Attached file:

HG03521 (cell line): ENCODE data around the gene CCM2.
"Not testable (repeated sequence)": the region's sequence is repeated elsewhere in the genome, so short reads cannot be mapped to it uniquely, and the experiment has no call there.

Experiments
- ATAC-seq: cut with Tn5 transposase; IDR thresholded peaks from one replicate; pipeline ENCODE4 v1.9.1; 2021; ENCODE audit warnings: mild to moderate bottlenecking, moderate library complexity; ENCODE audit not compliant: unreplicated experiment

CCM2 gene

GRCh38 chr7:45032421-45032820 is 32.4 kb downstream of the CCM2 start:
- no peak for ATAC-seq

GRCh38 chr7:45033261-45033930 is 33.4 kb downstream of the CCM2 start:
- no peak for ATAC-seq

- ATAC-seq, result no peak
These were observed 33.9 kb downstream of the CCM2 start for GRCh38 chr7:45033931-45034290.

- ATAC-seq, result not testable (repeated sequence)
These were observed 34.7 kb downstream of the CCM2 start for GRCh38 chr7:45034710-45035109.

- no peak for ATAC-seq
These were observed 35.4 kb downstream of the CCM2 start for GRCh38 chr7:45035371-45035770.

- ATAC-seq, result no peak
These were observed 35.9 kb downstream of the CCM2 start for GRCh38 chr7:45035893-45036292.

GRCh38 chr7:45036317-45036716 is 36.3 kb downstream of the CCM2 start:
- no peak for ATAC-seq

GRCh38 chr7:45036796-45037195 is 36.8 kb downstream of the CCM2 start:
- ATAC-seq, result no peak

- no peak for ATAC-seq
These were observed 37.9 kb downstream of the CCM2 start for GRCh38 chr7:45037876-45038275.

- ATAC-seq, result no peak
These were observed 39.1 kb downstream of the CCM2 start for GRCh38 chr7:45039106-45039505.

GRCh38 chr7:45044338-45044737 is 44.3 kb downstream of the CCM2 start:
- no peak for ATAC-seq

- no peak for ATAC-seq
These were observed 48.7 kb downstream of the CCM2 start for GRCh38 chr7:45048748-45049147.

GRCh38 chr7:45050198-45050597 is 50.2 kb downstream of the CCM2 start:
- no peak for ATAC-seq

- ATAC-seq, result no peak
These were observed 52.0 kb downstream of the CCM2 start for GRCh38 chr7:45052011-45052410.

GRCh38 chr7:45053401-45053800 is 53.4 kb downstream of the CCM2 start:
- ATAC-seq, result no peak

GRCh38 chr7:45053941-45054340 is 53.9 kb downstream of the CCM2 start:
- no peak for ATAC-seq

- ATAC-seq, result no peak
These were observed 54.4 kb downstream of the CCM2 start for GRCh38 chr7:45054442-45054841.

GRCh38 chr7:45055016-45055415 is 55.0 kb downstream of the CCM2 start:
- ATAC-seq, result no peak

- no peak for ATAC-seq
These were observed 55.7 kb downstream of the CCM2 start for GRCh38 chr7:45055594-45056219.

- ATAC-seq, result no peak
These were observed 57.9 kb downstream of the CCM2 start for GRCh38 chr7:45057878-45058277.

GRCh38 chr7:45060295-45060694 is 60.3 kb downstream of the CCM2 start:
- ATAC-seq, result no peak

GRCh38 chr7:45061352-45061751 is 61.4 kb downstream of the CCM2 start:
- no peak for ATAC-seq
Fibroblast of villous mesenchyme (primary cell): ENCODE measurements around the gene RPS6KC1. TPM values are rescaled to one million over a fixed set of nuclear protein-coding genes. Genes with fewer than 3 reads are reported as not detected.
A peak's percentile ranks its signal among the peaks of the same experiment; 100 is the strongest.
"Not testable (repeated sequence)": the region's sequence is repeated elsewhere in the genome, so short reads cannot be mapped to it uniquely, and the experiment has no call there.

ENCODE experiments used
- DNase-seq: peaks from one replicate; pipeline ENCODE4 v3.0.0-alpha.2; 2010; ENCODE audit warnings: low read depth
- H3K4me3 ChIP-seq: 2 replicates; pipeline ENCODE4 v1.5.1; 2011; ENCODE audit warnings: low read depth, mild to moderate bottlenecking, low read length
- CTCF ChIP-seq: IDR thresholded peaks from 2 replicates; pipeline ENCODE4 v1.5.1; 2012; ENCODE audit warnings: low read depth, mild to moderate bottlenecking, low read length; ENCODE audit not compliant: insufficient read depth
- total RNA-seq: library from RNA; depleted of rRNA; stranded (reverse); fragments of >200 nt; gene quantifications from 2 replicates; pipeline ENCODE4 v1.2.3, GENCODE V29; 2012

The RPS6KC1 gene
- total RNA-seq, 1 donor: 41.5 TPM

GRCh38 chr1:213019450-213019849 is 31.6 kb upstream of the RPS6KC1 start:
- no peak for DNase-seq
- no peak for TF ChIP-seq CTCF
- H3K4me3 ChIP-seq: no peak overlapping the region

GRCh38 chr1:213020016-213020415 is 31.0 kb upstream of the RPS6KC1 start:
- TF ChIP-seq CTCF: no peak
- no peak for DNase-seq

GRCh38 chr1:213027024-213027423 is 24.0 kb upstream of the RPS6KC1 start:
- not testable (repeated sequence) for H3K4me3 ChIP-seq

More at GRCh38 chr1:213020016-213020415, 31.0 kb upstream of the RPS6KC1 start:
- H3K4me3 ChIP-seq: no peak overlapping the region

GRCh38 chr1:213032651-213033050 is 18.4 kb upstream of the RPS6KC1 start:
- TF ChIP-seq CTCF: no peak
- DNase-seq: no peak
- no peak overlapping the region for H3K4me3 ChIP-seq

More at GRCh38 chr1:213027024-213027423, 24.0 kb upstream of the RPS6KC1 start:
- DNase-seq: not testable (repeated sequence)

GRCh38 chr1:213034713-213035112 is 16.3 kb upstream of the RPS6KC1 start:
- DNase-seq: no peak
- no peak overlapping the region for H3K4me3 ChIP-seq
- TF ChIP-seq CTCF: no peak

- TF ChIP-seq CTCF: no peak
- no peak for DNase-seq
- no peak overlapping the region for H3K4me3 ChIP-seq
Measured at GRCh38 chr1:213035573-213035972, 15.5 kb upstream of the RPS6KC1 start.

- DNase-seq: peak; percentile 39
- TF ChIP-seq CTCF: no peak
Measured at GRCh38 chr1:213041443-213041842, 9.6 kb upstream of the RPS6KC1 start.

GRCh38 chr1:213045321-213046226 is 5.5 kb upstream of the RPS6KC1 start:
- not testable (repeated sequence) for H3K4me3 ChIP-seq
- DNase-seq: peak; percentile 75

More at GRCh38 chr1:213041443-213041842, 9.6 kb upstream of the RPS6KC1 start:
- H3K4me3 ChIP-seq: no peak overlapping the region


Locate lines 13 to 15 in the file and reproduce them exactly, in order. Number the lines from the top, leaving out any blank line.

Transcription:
These were observed 34.7 kb downstream of the CCM2 start for GRCh38 chr7:45034710-45035109.

- no peak for ATAC-seq
These were observed 35.4 kb downstream of the CCM2 start for GRCh38 chr7:45035371-45035770.